Harken, consumers, for Christmas is almost upon us. Black Friday left many a soul battered and weary, and a veritable forest of miniature trees is facing yuletide xenocide. Wallets are being hastily emptied, and families are scrambling to work all the shifts possible to sneak in as much frigid vacation time as possible. What a cheerful holiday!
I never celebrated Christmas as a child or teenager, and haven’t actively participated in the merriment as an adult. The holiday, to me, has always had a pretty obvious dark side to it, an underlying evil that can only be seen if you are a step or two removed from the jolly proceedings. And all of that malevolence can be traced back to one totalitarian figure: Santa Claus himself. Few children these days probably have any belief in the fat man, hopefully, but as long as Claus is a figure in the holiday, there’s trouble.
I’ve compiled six reasons why Santa is a totalitarian monster and should be removed from the collective imagination of childhood and consumerism.
He knows all
The song pretty much says that Santa can see you no matter where you are, awake or sleeping; his list contains the names of every single human child on the planet. In that way, he’s no different than Big Brother from 1984, or any other totalitarian dictator who has eyes and ears on everything. The Santa fantasy makes kids believe they’re being watched at all times.
He defines morality
Not only can Santa see and hear everything you do, he categorizes your actions into “naughty” and “nice.” There are no gray areas with this snowsuit-wearing mastermind; citizens receive gifts aplenty if they abide by his concrete laws, and get a pile of coal if they misbehave in any way. So, pretty much, if you don’t appease him, you attain the status of coal-covered laborer, fated to watch your Eloi friends (ever read The Time Machine?) traipse around with gifts for following every mandate.
He has slaves
Like Willy Wonka, the man has a faithful army of little creatures to do his bidding. The story goes that Wonka saved the Oompa-Loompas from a dangerous rainforest nation, so there’s a tiny bit of altruism there, but the elves just seem to be thoughtless, smiling workers, conditioned to believe they are helping the lives of all the wee kids out there. It’s like they’re on an eternal dose of soma from Brave New World. And they’ll never escape or realize individuality. Santa, you monster!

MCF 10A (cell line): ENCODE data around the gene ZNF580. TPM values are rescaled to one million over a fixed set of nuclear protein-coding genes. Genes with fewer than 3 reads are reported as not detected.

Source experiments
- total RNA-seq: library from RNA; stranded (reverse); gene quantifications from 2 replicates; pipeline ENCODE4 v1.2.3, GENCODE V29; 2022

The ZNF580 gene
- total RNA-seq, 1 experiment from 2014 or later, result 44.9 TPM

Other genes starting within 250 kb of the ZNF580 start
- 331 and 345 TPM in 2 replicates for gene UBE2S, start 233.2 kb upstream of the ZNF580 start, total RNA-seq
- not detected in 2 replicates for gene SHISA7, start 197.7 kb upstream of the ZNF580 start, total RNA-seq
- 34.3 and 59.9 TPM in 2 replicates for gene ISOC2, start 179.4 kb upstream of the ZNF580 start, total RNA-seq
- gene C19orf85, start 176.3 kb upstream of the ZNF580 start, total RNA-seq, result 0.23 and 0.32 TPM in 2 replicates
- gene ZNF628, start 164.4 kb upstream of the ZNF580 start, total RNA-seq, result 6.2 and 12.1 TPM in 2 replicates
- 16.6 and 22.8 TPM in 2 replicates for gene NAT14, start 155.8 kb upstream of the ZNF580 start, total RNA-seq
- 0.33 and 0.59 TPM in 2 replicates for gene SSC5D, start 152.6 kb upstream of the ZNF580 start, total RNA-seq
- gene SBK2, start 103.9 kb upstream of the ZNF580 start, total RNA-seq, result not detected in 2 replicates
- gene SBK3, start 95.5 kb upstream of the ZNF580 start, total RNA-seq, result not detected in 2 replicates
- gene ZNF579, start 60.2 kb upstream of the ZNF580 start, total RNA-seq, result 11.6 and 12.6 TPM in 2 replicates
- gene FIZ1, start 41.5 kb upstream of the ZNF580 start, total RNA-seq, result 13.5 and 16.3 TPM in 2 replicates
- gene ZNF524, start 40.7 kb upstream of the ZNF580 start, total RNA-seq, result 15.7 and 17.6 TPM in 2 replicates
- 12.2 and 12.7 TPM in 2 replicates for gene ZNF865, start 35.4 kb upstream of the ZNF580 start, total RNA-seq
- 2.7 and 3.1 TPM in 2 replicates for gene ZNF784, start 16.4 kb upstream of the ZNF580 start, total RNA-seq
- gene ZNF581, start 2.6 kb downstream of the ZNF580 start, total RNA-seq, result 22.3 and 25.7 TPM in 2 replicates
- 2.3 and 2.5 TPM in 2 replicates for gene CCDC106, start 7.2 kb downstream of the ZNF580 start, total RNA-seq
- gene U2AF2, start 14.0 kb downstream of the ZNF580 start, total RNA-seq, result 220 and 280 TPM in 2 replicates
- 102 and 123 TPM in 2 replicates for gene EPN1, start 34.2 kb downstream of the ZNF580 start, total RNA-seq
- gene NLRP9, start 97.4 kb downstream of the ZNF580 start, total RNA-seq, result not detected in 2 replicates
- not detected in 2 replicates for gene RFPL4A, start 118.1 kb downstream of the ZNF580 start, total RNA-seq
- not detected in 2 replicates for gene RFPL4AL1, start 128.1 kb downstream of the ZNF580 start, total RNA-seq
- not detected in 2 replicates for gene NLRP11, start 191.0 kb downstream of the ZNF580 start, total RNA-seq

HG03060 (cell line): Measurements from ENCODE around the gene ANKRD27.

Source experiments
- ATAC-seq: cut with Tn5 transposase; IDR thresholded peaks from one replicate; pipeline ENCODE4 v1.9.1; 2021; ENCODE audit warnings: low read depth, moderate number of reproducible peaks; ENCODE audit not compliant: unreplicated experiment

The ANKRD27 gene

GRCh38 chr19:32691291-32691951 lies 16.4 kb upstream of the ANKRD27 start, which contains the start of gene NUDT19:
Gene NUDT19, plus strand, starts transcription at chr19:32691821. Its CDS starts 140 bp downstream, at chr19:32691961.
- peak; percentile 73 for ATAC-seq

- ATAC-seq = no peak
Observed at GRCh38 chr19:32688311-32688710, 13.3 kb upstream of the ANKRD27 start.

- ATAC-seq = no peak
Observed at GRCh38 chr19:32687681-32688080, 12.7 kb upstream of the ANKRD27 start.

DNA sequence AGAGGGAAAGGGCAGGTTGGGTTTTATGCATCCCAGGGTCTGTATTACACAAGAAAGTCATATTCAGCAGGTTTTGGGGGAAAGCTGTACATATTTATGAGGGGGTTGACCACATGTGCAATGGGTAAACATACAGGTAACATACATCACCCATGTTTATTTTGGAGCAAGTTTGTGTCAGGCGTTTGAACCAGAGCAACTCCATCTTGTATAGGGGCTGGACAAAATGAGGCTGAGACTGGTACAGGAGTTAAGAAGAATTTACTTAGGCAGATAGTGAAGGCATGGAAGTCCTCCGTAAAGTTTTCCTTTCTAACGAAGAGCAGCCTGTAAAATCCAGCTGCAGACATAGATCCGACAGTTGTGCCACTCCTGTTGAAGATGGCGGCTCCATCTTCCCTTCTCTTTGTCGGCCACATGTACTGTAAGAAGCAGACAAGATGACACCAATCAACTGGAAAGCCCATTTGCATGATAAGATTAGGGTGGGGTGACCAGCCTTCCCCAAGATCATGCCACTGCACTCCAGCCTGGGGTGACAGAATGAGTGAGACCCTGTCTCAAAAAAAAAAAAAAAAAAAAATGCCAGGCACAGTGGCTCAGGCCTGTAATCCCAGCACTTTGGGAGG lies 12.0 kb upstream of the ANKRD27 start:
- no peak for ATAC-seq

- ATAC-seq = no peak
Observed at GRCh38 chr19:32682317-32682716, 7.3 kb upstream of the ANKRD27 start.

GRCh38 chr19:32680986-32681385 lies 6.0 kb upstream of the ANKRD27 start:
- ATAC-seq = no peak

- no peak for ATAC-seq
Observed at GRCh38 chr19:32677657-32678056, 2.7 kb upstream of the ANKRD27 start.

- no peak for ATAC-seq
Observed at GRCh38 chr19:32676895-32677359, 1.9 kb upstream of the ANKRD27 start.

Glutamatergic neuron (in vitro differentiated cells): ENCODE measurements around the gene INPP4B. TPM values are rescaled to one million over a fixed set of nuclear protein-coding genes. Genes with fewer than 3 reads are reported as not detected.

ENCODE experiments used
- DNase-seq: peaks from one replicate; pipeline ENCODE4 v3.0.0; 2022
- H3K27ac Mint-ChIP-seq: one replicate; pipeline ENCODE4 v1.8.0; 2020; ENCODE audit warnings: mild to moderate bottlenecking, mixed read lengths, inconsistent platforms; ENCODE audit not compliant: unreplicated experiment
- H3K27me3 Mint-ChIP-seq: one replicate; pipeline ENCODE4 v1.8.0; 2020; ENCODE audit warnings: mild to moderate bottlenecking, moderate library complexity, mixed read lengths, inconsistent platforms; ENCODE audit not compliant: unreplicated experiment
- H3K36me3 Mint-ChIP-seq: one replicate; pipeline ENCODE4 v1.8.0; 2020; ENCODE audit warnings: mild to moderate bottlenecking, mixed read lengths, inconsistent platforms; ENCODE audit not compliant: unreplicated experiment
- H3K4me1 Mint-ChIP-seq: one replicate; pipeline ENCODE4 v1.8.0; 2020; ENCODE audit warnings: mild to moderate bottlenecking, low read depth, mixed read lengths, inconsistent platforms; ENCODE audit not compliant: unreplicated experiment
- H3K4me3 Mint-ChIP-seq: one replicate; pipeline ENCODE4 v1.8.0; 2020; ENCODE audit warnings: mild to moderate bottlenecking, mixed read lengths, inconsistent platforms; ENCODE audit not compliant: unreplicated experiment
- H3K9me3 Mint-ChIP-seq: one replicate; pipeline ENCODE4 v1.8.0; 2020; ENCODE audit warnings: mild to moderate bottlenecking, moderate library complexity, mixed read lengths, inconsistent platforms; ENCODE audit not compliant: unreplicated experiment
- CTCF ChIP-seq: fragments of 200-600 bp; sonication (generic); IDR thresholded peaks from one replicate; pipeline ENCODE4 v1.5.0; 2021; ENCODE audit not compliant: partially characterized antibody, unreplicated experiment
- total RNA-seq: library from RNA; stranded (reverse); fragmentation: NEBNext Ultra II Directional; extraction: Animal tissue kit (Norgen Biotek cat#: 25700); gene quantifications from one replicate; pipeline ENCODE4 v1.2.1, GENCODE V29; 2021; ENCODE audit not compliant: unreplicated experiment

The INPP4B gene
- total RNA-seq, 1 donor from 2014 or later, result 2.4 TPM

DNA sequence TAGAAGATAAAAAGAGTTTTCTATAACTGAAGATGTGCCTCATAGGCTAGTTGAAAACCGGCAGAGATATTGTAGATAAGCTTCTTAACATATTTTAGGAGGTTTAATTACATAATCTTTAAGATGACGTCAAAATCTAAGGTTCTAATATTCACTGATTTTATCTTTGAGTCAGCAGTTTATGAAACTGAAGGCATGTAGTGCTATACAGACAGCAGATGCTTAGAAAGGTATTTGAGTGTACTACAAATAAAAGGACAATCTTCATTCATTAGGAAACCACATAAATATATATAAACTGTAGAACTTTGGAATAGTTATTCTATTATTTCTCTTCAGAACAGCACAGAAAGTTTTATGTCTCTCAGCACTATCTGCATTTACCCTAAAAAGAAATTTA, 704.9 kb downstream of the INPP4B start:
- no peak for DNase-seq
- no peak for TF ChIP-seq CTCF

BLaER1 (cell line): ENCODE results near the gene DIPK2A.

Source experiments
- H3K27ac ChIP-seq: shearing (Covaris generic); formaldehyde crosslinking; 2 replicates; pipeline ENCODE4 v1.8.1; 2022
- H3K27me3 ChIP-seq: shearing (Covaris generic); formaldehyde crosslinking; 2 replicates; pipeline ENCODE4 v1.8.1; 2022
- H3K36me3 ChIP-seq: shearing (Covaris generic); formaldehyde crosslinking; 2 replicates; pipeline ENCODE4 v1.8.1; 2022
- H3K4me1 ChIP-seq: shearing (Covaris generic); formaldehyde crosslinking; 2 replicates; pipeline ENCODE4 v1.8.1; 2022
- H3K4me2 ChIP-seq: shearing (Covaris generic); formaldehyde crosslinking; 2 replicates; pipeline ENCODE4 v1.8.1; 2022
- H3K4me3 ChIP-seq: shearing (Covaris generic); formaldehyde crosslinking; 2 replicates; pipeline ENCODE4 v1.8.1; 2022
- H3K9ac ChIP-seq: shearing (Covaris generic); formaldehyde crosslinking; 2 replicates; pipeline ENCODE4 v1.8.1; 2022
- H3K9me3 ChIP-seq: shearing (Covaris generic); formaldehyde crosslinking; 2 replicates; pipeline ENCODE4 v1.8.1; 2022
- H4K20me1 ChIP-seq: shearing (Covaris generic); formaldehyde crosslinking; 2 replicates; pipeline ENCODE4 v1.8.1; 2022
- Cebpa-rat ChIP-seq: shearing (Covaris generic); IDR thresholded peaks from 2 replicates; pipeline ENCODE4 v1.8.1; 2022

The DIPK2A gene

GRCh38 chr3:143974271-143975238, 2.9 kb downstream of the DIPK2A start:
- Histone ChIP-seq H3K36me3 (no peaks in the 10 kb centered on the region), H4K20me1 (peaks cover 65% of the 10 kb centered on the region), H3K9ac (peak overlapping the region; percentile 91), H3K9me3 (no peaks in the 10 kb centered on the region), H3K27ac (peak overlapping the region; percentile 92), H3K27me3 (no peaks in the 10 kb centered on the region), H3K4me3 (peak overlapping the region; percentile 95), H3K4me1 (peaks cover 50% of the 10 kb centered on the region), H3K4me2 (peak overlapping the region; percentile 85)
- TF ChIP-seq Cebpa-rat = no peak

He’s in your home
Has anyone ever thought it strange that millions of people allow Santa into their home, mostly because of the promise of toys and other gifts? Even stranger, you have to leave him sweets and dairy products to make sure he doesn’t do something unseemly in your home? Only a dystopian dictator has that kind of power over people. Sure, Santa, come right in and eat our food, so long as we’re rewarded in kind!
He’s unrelentingly happy
Never trust a human who’s all rosy cheeked and smiley 100% of the time. Santa’s demeanor is that of a grinning villain, a megalomaniac so jolly as to make you wonder, what’s under that amusing personality? If you saw Catching Fire, the second in the decent quadrangle of Jennifer Lawrence dystopia flicks, you remember Donald Sutherland as President Snow grinning maliciously and offering friendship. How is that the kind of aged friend you want for your next generation?
The real problem with Santa is he embodies the exact opposite of how kids and adults actually receive their holiday presents. Workers suffer immensely in factories for little pay, to produce useless electronic dribble that looks ridiculously sleek, which is marked up in price and sold to people who have little idea of where their shiny objects come from. If the Stork is a way to convince little humans that their genesis is not a messy and sticky affair, then Santa is a bubbly evasion of the truths behind capitalism and mass consumerism. You have people gobbling up a story about magic and elves and reindeer instead of the working conditions of an iPhone factory. Ho, ho, ho, indeed.
And if you’re not convinced, just look at what happened to the Grinch. He was an anarchic monster defined by his desire to avoid the homogenous Christmas utopia, a rebel to be celebrated. At the end of the book (or movie, you screen-hogging bunch), though, he’s subsumed into Christmas joy and loses all sense of identity. Santa and his goons convert another mind, and it’s taught as a happy ending. I’ll stick with Chanukah, thank you (we know dreidel is gambling).